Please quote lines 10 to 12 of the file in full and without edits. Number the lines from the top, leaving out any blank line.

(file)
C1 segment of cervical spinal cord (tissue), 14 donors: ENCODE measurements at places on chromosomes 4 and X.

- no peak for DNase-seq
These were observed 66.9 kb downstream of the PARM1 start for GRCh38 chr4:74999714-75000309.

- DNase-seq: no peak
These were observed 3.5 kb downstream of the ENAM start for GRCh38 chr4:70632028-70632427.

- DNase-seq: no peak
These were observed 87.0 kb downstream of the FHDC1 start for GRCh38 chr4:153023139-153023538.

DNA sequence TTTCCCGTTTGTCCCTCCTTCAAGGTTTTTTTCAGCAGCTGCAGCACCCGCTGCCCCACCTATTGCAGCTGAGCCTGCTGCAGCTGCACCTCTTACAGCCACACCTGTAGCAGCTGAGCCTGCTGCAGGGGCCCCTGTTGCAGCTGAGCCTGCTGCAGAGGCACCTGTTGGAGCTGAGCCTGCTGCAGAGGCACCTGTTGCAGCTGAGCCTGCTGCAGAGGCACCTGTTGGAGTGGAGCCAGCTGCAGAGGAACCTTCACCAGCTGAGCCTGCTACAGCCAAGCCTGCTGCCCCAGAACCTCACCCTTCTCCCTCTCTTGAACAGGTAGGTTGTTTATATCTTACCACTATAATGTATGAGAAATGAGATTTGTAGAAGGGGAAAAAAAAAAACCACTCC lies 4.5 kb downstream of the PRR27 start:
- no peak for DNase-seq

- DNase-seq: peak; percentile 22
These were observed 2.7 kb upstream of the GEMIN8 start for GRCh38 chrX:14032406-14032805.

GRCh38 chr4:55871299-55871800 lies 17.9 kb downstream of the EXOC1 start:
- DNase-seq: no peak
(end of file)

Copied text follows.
- DNase-seq: peak; percentile 22
These were observed 2.7 kb upstream of the GEMIN8 start for GRCh38 chrX:14032406-14032805.

GRCh38 chr4:55871299-55871800 lies 17.9 kb downstream of the EXOC1 start: